Starbird, Martines and Dillig Selected for Texas 10 Recognition
Three faculty members in the College of Natural Sciences were chosen for an honor given by The Alcalde.
Theresa Martines, Işıl Dillig and Michael Starbird. Photographs by Jeff Wilson.
Nominated by alumni, the Texas 10 are all UT Austin faculty and dedicated educators who have had a profound impact on the lives of their students. The Texas Exes’ publication, The Alcalde, gives the recognition annually.
Two of the 10 for 2023 are from the Department of Mathematics and share a goal of making mathematics more enjoyable and accessible for their students.
University Distinguished Teaching Professor Michael Starbird has been educating students at UT for 49 years. He firmly believes that anyone can understand math and apply it to their lives. “Doing mathematics is the same as any other kind of thinking,” he told The Alcalde. Starbird’s instructional efforts have earned him multiple teaching awards over the years at the University, including the Regents Outstanding Teaching Award, President’s Associates Teaching Award, Jean Holloway Award for Excellence in Teaching and a Dads’ Association Centennial Teaching Fellowship.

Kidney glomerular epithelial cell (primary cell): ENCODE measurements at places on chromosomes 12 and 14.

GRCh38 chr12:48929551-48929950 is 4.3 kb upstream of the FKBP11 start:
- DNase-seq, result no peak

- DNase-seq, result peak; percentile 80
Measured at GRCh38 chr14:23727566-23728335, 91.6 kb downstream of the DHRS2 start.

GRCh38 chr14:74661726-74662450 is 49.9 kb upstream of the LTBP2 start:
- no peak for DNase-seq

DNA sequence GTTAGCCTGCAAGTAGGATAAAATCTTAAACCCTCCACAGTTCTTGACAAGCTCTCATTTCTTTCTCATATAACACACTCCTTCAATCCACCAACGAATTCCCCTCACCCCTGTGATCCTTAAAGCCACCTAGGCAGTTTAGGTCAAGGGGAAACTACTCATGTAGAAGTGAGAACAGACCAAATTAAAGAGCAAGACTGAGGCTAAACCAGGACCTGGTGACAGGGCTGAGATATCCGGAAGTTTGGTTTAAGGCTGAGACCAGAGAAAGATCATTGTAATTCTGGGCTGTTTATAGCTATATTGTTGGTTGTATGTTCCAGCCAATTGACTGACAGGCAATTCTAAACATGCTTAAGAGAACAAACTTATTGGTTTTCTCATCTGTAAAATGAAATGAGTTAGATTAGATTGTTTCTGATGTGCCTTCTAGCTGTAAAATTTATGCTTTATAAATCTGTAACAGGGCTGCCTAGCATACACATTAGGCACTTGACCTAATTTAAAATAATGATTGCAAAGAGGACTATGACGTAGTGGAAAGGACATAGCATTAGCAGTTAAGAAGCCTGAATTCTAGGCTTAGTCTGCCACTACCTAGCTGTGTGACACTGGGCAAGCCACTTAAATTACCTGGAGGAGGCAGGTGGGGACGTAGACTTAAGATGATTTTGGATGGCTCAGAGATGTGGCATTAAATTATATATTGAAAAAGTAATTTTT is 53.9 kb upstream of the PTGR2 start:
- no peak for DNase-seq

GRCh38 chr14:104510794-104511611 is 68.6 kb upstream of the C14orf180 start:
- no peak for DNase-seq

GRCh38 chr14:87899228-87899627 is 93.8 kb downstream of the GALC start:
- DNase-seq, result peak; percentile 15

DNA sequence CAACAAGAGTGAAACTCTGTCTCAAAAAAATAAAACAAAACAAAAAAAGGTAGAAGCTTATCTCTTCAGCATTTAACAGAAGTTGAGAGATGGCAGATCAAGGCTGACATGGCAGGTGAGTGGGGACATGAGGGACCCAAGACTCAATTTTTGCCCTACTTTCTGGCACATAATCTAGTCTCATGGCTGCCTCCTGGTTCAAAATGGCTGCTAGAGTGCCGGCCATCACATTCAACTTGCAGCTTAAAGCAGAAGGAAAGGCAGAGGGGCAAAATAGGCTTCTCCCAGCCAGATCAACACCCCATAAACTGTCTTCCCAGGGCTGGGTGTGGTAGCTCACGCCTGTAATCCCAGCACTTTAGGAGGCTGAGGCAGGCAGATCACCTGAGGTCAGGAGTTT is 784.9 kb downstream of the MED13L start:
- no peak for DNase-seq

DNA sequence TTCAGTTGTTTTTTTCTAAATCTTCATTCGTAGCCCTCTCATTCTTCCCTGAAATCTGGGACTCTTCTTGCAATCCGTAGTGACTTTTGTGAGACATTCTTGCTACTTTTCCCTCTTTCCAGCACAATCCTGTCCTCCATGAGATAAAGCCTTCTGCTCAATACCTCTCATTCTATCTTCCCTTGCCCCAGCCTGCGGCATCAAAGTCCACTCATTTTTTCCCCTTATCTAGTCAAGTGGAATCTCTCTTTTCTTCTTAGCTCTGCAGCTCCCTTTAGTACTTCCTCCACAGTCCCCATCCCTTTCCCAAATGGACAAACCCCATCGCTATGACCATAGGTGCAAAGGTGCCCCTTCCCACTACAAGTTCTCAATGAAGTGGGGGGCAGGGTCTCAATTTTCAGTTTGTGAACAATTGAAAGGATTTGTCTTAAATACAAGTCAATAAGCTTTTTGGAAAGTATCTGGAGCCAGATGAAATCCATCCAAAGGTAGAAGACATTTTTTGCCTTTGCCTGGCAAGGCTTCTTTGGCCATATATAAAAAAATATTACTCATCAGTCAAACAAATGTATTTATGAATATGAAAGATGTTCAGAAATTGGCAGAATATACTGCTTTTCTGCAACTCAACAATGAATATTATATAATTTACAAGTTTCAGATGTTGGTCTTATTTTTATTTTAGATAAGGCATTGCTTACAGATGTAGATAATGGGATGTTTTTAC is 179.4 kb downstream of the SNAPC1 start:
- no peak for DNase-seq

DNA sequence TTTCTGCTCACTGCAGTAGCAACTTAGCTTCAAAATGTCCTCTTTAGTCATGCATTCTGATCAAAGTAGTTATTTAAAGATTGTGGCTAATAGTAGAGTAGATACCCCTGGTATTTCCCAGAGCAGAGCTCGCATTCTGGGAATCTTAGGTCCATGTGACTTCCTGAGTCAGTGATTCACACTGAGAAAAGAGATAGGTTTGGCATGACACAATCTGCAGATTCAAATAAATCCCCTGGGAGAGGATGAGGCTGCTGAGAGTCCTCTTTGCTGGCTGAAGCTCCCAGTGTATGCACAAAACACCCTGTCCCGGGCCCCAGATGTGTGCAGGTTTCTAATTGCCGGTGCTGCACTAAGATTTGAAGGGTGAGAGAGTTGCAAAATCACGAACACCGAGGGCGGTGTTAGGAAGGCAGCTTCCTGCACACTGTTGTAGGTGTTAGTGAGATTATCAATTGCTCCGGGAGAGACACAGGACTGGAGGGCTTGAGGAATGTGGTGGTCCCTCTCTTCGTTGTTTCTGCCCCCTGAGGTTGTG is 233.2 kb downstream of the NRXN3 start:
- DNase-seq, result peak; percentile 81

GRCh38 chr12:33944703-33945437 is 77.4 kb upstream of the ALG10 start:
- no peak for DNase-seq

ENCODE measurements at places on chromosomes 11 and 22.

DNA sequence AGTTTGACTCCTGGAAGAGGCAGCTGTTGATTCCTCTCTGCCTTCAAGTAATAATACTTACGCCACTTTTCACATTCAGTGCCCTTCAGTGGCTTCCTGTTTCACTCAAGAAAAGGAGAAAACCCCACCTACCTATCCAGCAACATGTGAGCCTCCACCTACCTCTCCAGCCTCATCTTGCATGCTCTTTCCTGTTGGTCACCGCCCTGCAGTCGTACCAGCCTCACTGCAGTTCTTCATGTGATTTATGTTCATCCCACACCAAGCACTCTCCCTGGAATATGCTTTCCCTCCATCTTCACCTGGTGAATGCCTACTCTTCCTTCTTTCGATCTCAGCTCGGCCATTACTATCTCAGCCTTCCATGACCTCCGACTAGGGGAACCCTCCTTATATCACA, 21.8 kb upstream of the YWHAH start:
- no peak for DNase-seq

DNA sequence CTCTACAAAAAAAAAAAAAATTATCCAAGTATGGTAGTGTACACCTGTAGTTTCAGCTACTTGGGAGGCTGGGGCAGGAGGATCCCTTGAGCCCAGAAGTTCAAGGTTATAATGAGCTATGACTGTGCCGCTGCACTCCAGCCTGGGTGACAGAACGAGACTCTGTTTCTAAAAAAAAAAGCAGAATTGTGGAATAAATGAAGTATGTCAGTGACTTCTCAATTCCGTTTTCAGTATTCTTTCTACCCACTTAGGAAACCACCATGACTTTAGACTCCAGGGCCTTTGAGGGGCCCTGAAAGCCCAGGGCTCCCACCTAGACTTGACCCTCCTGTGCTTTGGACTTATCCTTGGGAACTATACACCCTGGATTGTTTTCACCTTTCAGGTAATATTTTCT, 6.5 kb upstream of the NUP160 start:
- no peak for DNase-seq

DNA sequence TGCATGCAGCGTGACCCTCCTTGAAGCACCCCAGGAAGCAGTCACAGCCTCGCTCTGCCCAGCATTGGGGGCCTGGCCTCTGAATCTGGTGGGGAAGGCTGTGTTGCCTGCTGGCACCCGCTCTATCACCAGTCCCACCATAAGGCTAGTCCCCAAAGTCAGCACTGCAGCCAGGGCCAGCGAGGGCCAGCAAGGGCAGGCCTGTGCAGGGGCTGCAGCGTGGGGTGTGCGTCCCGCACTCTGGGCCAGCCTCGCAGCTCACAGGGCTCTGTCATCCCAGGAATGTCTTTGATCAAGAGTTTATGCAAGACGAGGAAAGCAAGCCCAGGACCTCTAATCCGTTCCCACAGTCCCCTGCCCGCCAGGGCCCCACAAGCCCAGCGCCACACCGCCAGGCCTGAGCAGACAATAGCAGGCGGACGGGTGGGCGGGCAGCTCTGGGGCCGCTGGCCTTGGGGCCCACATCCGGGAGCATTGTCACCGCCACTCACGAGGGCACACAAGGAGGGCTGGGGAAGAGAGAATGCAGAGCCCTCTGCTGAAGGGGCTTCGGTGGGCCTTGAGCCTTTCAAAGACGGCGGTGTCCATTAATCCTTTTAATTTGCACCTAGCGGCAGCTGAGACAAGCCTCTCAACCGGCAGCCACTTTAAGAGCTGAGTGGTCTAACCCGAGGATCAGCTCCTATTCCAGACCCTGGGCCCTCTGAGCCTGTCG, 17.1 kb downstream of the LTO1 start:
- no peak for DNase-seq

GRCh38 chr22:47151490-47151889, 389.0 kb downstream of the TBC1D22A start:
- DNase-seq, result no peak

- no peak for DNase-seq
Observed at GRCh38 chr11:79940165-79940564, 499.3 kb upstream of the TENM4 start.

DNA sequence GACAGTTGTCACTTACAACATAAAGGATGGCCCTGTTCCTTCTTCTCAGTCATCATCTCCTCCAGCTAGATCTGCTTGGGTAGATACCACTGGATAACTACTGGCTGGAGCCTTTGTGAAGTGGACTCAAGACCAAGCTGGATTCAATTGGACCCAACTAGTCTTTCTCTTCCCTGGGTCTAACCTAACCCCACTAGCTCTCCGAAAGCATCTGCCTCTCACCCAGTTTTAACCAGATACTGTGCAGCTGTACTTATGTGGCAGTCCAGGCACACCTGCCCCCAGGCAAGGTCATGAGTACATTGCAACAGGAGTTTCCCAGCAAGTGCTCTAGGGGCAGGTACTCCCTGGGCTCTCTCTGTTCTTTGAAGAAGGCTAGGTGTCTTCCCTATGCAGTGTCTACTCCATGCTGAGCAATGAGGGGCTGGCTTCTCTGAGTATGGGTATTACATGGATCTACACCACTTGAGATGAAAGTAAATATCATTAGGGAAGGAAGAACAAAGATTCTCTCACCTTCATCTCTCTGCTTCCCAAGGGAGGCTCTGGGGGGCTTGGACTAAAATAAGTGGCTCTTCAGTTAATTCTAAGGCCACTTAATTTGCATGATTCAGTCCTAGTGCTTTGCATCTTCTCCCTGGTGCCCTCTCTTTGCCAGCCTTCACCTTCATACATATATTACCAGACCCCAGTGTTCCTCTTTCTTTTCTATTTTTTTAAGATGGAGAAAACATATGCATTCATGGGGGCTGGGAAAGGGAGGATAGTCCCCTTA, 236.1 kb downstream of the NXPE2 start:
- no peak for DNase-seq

Theresa Martines, assistant professor of instruction in mathematics, joined The University of Texas at Austin four years ago and has made a noticeable impact since. While she loves math, Martines realizes not everyone does. She told The Alcalde, “Every kid has one class in college where they didn’t even have to attend. They barely tried. It was so darn easy. And they’re not the same for everybody, but it’s almost never math.” She hopes to change the perspectives of math-adverse students as often as she can.
The third professor from the college in the Texas 10 is Işıl Dillig, a professor in the Department of Computer Science. You can read more about her in the department’s web article about her Texas 10 award. In it, she says:
“Basically, my job is raising a new generation of researchers and getting them to think through what makes for an interesting research problem… Computer science isn’t all about programming; it’s about thinking. I hope my students walk away with the ability to think independently and develop problem-solving skills. It’s not just memorizing stuff, but really the ability to think through things and approach problems in new and innovative ways. I think that’s really important.”